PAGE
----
lamb dinner 003

The kale. Started out with scallions from Laurel Amish Market. Olive oil. Bacon ends. Added the kale and garlic. Sautéed until wilted.

So easy to eat fresh food around here.

Mostly Local

Back when I first started writing this blog, I used participation in food challenges as a way to increase my awareness of local foods. I did the Dark Days Challenge, the Southern SOLE Food Challenge, another winter challenge, the Buy Local Challenges and found out how easy it is to cook with local ingredients here. I need to update my local challenge page to reflect the current status, but it is a great link to some sources of local foods, as is my local resource page.

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My first dark days luncheon in 2011. Locally sourced items for a salad.

Somewhere along the way, I stopped doing weekly challenges, as my refrigerator, freezer and pantry had quite a bit of local ingredients stashed in them. Almost every meal had something local in it.

Meat and dairy is simple here. So are vegetables from all the CSAs in the county.

Yesterday I didn’t even think about it. I took two dishes to the reunion. Both had local ingredients. I also took a few bottles of Big Cork wine. A winery just outside of Frederick. A Traminette. Perfect for those who loved the shrimp and the crabs, and the pulled pork. A spicy wine, similar to Gewurztraminer.

My contributions were tomatoes, goat cheese, basil over a bed of arugula. To be accompanied by McCutcheon’s dressing. Tomatoes. Mine. Basil. Mine. All the plants from Sharp’s Farm. Goat cheese. Cherry Glen. Just west of us in Montgomery County. Arugula. Love Dove Farm. Howard County.

My other dish. A four bean salad. Using wax beans from TLV, and green beans from my CSA. Yeah, the cannellini and garbanzo beans were canned, bought at Roots the other day.

Breakfast today. Love Dove eggs. Lunch today. Leftover salads from yesterday.

grilled lamb 002

Dinner tonight. One incredibly awesome sirloin lamb roast from England Acres, one of the packages from the half of lamb we bought in April. Potatoes, from the CSA. Peaches from Lewis Orchards. Love Dove arugula. Catoctin Mountain Orchards Peach Vinaigrette over the salad.

grilled lamb 004

My latest batch of ajvar on the side with some pita. Using CSA eggplant. My garlic, roasted. Yeah, I bought the red peppers at Harris Teeter, as we haven’t seen many nice red peppers. Hasn’t been hot enough this summer.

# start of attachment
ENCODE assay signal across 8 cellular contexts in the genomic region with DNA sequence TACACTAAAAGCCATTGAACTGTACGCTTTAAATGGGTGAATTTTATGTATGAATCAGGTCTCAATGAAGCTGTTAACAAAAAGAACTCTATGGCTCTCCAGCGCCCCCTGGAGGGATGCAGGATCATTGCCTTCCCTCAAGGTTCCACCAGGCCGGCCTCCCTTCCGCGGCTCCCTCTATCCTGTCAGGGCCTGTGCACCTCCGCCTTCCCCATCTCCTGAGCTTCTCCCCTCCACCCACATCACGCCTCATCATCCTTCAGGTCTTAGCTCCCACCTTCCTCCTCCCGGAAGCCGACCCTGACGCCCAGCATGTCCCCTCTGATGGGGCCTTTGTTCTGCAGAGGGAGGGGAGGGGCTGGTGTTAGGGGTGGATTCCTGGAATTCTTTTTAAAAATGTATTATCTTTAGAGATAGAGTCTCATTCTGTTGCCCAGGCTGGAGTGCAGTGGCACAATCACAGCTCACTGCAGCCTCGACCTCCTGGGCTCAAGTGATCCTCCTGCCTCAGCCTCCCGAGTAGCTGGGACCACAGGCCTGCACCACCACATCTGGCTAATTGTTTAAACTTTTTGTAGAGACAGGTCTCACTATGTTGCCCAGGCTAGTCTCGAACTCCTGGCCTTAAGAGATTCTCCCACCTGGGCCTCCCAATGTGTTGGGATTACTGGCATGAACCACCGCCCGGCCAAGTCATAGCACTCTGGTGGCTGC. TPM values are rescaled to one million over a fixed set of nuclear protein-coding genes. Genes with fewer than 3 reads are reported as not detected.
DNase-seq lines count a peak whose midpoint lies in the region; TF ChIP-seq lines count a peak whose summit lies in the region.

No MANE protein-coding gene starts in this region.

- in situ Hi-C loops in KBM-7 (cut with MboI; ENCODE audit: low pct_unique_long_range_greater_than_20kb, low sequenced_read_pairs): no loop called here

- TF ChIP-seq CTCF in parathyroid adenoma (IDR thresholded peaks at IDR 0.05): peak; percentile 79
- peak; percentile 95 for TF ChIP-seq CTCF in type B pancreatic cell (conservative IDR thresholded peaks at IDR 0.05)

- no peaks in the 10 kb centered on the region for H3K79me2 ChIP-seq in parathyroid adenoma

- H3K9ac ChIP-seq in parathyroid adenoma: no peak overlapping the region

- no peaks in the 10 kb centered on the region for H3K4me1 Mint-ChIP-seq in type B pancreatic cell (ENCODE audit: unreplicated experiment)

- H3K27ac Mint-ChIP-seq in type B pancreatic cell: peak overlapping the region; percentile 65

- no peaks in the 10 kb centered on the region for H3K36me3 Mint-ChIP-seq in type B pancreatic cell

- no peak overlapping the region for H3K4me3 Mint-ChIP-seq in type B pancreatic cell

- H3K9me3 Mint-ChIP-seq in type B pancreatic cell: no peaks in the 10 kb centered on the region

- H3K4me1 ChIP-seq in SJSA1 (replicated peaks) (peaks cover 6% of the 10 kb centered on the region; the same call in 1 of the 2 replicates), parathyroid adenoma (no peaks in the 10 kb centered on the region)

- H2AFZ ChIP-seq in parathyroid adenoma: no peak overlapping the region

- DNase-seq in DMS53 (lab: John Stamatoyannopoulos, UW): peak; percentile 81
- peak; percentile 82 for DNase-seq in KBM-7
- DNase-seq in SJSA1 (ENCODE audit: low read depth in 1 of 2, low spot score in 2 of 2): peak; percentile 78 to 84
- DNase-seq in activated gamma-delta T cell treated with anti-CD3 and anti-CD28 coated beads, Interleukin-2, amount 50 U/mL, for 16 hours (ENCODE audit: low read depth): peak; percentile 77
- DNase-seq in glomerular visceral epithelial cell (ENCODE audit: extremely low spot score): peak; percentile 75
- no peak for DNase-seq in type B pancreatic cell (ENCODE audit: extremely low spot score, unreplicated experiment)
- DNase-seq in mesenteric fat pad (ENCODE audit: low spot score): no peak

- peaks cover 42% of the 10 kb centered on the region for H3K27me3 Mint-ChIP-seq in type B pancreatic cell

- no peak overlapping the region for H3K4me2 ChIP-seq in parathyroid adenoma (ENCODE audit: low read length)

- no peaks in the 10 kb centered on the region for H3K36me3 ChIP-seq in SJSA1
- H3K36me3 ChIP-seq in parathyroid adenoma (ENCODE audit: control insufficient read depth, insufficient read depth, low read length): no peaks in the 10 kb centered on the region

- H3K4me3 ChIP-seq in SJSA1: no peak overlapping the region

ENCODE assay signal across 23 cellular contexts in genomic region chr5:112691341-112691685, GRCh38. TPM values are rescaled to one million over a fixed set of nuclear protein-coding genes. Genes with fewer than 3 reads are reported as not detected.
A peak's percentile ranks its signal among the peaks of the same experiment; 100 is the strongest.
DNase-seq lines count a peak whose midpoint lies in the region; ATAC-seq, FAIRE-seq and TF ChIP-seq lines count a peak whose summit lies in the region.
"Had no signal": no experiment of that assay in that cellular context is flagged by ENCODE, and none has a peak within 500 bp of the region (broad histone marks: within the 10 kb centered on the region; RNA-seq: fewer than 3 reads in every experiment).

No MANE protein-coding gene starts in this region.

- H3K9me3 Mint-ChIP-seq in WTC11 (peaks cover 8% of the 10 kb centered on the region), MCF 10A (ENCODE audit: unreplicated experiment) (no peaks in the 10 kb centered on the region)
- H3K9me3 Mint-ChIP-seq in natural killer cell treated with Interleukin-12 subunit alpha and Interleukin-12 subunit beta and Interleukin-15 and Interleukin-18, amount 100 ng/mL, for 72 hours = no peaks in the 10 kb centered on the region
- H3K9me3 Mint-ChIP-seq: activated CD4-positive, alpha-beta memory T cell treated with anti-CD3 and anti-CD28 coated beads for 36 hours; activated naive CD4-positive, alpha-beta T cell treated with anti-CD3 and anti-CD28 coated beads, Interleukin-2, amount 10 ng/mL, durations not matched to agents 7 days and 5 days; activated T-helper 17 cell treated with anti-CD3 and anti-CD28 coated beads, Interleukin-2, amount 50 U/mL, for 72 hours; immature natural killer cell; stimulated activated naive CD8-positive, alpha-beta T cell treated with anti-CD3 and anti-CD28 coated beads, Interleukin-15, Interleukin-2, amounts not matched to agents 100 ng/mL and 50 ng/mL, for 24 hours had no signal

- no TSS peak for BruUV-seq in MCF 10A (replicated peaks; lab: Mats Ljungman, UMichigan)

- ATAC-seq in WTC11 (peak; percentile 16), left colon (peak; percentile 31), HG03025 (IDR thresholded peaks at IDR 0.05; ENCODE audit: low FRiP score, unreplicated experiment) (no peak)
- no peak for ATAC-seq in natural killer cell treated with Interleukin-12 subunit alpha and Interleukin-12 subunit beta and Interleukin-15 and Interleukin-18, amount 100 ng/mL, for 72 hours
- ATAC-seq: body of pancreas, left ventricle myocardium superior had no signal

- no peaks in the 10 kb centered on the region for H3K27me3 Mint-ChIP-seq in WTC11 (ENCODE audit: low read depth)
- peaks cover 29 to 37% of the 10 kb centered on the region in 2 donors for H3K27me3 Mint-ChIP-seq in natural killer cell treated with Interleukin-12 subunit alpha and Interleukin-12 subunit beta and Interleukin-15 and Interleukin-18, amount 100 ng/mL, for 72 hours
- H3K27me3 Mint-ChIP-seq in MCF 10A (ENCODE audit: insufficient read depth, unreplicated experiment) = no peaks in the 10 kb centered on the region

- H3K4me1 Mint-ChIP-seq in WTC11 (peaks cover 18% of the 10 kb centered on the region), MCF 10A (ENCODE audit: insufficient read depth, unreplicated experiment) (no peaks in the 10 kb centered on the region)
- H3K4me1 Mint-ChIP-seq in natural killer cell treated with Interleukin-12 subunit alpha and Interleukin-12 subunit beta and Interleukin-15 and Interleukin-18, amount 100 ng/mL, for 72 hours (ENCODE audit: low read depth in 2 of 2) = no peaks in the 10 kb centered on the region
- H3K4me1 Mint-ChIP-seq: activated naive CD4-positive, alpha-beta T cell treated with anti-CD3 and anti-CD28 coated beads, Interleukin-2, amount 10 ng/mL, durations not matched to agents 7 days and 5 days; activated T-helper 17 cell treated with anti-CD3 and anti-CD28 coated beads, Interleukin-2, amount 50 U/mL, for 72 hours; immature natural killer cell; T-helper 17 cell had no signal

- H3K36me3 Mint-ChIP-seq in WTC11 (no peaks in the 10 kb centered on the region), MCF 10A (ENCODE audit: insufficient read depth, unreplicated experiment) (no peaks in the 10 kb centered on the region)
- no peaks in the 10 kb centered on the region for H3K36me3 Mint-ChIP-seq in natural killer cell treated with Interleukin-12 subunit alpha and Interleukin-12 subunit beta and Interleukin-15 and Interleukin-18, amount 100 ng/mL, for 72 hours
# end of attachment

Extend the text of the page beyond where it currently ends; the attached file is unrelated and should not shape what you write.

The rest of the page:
I really am thankful that we have our markets. We have many local farms open year round. We have year round CSAs. Making our meals that much fresher, that much better.

Thanks to our local farmers. They make it easy to eat locally and seasonally.


My SOLE Food Sisters and our Winter Eat Local Challenge

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For five years, a group of bloggers and blog readers took on a challenge to cook locally during the winter, at least once a week, and blog about it. We called it the Dark Days Challenge, for the dark days of winter here in the Northern Hemisphere. Ten of us, called the south region made it all the way through the challenge, and we bonded in our support for one another.

We continued our blogging together, setting up a Southern SOLE food challenge, using our gardens, farm stands, CSAs, markets and local producers for some staples, as a basis for cooking with our bountiful summer goods.

We decided we wanted to continue this winter and do our own Dark Days again. We will be keeping our google reader going with the participants, and our leader, Emily, from Sincerely Emily, is putting it all together right now. We will blog on Sundays or Mondays about what we made, from our freezers, our canned fruits and veggies, our dried herbs, a few local winter markets, some farm stands that are open year round, and let you know you can still find good things to cook in your own backyard, regionally. From places like Breezy Willow or TLV or Clark’s Farm, all open on Saturdays this winter.

Breezy Willow last January

Breezy Willow last January

What is SOLE food? Sustainable, Organic, Local and Ethical. Pick two or three or all four for most of your ingredients. Eggs from free range chickens. Locally produced meats from animals that aren’t given hormones, antibiotics or fed grain to fatten. Seafood from the local waters. Winter veggies from farmers who don’t spray pesticides or use GMO seeds. Fruit from growers who practice IPM, and minimize what they put on their trees. Those types of things. We state up front that certain items like oils, spices and in our cases, citrus, beans and grains, won’t be local if we don’t have sources ever for those items. Chocolate, for example, or cinnamon. Salt and pepper. Olive oil. When I cook my dark days meal, I do use things like olive oil that have traveled a lesser distance, like my oils from California. Much closer than Spain, Greece or Italy.